Ottawa

Pedestrians abandon 'atrocious' sidewalks, use bike lanes instead

In downtown Ottawa, the O'Connor Street bike lane has become the de facto sidewalk for many commuters.

Snow banks on O'Connor Street removed last night to improve walking conditions, city says

Bryce Dymond pushes his daughter in a stroller on the O'Connor Street bike lane because the sidewalks are 'pretty atrocious.' (Chloé Fedio/CBC)

The O'Connor Street bike lane has become a de facto wintertime sidewalk for many commuters in downtown Ottawa as piles of snow, thick layers of ice and slushy puddles obstruct their traditional walkway.

Bryce Dymond said the O'Connor Street bike lane has been "the path of least resistance" through the slush and snow for the past week or so, especially when he is pushing his young daughter along in a stroller.

"It's easier than walking on the sidewalk," he said, adding that he'd like to see the City of Ottawa spend more funds clearing paths for pedestrians. "The sidewalks are pretty atrocious."

The "mess" on the sidewalks has also led Tanner Trepanier to take the bike lane during his daily commute through the downtown core on foot.

"It's always clear on the bike lane," he said, adding that some cyclists have been "pretty upset" about pedestrians in the bike lane.

"It would be nice to get two paths going instead of having to be on the road," Trepanier said.

Cyclists cautious of pedestrians 

Nicolas Thibodeau said he is 'really careful' cycling in the winter as he see pedestrians in the bike lane daily. (Chloé Fedio/CBC)

Nicolas Thibodeau said he sees pedestrians walking in bike lanes daily in the winter due to messy sidewalks, forcing him and other cyclists to slow down, especially on foggy days when visibility is low.

"You see people just at the last minute so you have to be really careful and slow down. That's the reality of things," he said. "It's symptomatic of bad sidewalks. If sidewalks were done properly, then I'm sure pedestrians would use the sidewalk."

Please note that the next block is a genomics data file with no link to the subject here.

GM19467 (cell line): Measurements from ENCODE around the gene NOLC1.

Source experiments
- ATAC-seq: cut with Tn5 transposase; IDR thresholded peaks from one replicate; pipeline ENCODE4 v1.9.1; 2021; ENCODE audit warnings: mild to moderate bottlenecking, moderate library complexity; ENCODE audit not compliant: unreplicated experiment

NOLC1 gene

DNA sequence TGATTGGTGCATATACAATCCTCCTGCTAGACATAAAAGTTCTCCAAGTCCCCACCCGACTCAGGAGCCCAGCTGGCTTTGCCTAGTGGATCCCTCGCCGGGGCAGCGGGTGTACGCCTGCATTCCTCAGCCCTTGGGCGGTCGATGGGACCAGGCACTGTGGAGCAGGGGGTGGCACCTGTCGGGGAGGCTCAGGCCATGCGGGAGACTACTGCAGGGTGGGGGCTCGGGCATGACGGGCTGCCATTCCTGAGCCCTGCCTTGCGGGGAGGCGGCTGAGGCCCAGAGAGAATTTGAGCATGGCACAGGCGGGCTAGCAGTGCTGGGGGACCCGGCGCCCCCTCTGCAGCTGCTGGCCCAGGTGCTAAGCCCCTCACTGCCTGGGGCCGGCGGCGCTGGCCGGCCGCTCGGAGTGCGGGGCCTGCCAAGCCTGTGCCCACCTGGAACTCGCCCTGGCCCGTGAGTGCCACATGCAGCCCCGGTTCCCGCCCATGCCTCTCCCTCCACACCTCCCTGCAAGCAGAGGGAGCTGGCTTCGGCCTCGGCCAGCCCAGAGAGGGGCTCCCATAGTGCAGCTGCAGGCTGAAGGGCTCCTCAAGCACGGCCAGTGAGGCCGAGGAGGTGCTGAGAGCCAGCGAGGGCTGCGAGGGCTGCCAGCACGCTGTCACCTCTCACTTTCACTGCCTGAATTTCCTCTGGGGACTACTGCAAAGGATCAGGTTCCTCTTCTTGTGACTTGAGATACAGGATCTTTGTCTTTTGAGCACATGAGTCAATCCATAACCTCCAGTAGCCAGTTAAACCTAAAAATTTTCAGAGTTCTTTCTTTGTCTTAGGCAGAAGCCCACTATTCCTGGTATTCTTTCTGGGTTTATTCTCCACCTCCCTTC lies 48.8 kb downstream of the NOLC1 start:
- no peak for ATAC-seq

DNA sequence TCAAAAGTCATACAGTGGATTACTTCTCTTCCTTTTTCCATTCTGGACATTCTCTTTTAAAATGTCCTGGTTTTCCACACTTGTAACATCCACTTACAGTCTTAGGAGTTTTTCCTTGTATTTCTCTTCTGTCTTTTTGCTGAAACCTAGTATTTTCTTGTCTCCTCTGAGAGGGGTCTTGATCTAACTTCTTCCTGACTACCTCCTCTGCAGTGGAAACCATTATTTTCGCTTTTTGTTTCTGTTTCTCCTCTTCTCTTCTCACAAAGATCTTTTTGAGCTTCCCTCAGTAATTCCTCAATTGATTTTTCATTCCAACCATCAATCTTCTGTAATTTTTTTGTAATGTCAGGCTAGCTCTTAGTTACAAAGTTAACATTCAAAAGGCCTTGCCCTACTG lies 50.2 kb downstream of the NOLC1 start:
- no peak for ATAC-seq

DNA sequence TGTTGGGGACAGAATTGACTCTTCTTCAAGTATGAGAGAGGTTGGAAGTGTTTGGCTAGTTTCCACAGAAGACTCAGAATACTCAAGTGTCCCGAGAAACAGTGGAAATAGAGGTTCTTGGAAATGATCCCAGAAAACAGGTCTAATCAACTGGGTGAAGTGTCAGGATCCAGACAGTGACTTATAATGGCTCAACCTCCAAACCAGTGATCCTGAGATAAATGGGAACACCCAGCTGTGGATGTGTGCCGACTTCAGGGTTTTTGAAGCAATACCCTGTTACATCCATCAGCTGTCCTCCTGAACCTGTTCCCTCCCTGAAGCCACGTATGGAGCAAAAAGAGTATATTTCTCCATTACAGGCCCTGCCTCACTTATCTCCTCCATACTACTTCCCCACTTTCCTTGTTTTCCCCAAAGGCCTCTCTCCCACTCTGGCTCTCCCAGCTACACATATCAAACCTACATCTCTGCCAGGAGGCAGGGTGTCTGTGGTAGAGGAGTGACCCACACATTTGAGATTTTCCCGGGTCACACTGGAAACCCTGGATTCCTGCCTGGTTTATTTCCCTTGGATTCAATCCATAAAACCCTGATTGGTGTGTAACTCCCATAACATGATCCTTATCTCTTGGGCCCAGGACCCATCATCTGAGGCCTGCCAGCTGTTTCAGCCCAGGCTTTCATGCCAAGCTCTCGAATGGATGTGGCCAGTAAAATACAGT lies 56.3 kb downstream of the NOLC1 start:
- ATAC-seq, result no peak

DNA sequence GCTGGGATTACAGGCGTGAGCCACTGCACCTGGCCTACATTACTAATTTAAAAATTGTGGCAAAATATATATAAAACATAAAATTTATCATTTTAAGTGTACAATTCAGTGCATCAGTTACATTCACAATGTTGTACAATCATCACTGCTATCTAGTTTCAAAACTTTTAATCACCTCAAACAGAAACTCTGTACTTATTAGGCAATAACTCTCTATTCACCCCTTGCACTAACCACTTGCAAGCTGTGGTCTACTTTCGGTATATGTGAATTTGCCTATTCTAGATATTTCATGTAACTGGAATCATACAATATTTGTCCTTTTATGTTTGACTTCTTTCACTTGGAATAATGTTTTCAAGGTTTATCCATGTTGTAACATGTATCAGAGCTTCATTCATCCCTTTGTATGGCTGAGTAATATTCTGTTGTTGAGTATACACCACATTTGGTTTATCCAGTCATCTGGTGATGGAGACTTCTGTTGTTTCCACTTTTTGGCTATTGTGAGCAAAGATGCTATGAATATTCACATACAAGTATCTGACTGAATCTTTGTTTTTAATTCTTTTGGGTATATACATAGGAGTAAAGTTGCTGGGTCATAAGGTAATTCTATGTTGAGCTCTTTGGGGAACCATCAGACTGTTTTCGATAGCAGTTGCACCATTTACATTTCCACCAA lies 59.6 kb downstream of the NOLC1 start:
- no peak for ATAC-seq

Melting snow coupled with ice-covered catch basins has flooded many other Ottawa sidewalks, leading pedestrians to walk on the relatively clear roads, instead.

Snow banks on O'Connor removed last night

In the past three days, the City of Ottawa has received 25 calls for service to clear sidewalks of ice and snow, or to remove snow banks — including one complaint that pedestrians were walking on the road — but none related to pedestrians walking in bike lanes, according to Luc Gagné, the city's director of road services.

The complaints pointed to problems areas between Rideau Canal and Island Park Drive, including in Centretown, the Glebe, Chinatown, Wellington Village and Old Ottawa South. He said the snow banks on O'Connor Street were removed last night to improve drainage and walking conditions.

"Staff have been working on scraping sidewalks and applying abrasive materials to improve conditions for pedestrians," he said in an email, adding that fluctuating temperatures have created icy conditions.

A man prepares to navigate a sidewalk puddle as a woman takes the clearer path: the O'Connor Street bike lane. (Chloé Fedio/CBC)

"Supervisors monitor these conditions and deploy equipment to apply abrasives as required," he said.

"With the onset of warmer weather earlier this week, operators were also focusing on opening up catch basins to promote drainage.  With upwards of 60,000 catch basins city-wide, resources were focused on known problem areas."

The city aims to deal with complaints about icy conditions within four to 16 hours, and to open up catch basins as soon as soon as possible, he said.

"Residents can submit a service request online or contact 311 should they notice any particular icy areas or drainage concerns that have not yet been addressed," he said.